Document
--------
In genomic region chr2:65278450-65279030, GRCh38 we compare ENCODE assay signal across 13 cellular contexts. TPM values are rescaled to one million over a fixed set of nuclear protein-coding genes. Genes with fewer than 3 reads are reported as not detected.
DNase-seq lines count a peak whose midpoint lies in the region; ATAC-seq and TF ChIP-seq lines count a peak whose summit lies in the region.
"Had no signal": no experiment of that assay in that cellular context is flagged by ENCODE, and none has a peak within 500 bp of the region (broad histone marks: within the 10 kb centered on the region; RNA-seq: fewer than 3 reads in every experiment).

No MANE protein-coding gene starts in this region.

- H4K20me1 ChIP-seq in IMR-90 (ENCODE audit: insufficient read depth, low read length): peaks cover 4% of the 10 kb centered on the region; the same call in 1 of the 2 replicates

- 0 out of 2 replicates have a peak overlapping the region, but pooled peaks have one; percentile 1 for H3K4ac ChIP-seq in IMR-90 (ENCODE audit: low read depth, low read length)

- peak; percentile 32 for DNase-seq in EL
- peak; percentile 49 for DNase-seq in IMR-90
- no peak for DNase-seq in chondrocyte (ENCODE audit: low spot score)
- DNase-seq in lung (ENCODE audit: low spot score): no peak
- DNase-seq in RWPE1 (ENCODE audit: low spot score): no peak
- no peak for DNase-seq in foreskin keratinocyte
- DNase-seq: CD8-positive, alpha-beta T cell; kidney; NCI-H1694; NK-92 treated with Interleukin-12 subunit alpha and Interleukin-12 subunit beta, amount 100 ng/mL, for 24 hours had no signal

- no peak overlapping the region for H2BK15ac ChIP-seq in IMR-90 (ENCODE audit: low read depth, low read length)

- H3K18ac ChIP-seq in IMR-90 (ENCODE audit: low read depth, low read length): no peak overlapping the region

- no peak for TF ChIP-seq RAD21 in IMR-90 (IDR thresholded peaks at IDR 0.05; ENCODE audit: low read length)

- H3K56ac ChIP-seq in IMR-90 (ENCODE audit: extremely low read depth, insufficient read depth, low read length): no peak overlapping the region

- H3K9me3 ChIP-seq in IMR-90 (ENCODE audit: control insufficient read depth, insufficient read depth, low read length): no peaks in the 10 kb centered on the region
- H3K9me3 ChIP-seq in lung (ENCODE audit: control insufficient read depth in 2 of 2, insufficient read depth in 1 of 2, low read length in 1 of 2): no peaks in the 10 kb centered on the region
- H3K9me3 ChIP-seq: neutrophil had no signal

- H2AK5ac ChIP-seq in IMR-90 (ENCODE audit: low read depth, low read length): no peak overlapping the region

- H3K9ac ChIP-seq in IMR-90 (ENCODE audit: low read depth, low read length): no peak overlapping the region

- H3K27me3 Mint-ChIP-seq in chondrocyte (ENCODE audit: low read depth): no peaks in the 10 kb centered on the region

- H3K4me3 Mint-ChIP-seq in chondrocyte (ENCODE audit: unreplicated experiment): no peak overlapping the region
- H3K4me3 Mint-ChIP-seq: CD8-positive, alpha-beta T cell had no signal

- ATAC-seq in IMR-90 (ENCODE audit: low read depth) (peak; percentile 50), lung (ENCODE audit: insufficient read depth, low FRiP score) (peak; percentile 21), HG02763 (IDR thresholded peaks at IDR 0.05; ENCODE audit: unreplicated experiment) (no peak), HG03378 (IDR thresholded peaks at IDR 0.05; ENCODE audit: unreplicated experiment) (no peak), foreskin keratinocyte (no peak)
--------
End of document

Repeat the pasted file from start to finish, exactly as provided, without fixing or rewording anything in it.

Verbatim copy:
In genomic region chr2:65278450-65279030, GRCh38 we compare ENCODE assay signal across 13 cellular contexts. TPM values are rescaled to one million over a fixed set of nuclear protein-coding genes. Genes with fewer than 3 reads are reported as not detected.
DNase-seq lines count a peak whose midpoint lies in the region; ATAC-seq and TF ChIP-seq lines count a peak whose summit lies in the region.
"Had no signal": no experiment of that assay in that cellular context is flagged by ENCODE, and none has a peak within 500 bp of the region (broad histone marks: within the 10 kb centered on the region; RNA-seq: fewer than 3 reads in every experiment).

No MANE protein-coding gene starts in this region.

- H4K20me1 ChIP-seq in IMR-90 (ENCODE audit: insufficient read depth, low read length): peaks cover 4% of the 10 kb centered on the region; the same call in 1 of the 2 replicates

- 0 out of 2 replicates have a peak overlapping the region, but pooled peaks have one; percentile 1 for H3K4ac ChIP-seq in IMR-90 (ENCODE audit: low read depth, low read length)

- peak; percentile 32 for DNase-seq in EL
- peak; percentile 49 for DNase-seq in IMR-90
- no peak for DNase-seq in chondrocyte (ENCODE audit: low spot score)
- DNase-seq in lung (ENCODE audit: low spot score): no peak
- DNase-seq in RWPE1 (ENCODE audit: low spot score): no peak
- no peak for DNase-seq in foreskin keratinocyte
- DNase-seq: CD8-positive, alpha-beta T cell; kidney; NCI-H1694; NK-92 treated with Interleukin-12 subunit alpha and Interleukin-12 subunit beta, amount 100 ng/mL, for 24 hours had no signal

- no peak overlapping the region for H2BK15ac ChIP-seq in IMR-90 (ENCODE audit: low read depth, low read length)

- H3K18ac ChIP-seq in IMR-90 (ENCODE audit: low read depth, low read length): no peak overlapping the region

- no peak for TF ChIP-seq RAD21 in IMR-90 (IDR thresholded peaks at IDR 0.05; ENCODE audit: low read length)

- H3K56ac ChIP-seq in IMR-90 (ENCODE audit: extremely low read depth, insufficient read depth, low read length): no peak overlapping the region

- H3K9me3 ChIP-seq in IMR-90 (ENCODE audit: control insufficient read depth, insufficient read depth, low read length): no peaks in the 10 kb centered on the region
- H3K9me3 ChIP-seq in lung (ENCODE audit: control insufficient read depth in 2 of 2, insufficient read depth in 1 of 2, low read length in 1 of 2): no peaks in the 10 kb centered on the region
- H3K9me3 ChIP-seq: neutrophil had no signal

- H2AK5ac ChIP-seq in IMR-90 (ENCODE audit: low read depth, low read length): no peak overlapping the region

- H3K9ac ChIP-seq in IMR-90 (ENCODE audit: low read depth, low read length): no peak overlapping the region

- H3K27me3 Mint-ChIP-seq in chondrocyte (ENCODE audit: low read depth): no peaks in the 10 kb centered on the region

- H3K4me3 Mint-ChIP-seq in chondrocyte (ENCODE audit: unreplicated experiment): no peak overlapping the region
- H3K4me3 Mint-ChIP-seq: CD8-positive, alpha-beta T cell had no signal

- ATAC-seq in IMR-90 (ENCODE audit: low read depth) (peak; percentile 50), lung (ENCODE audit: insufficient read depth, low FRiP score) (peak; percentile 21), HG02763 (IDR thresholded peaks at IDR 0.05; ENCODE audit: unreplicated experiment) (no peak), HG03378 (IDR thresholded peaks at IDR 0.05; ENCODE audit: unreplicated experiment) (no peak), foreskin keratinocyte (no peak)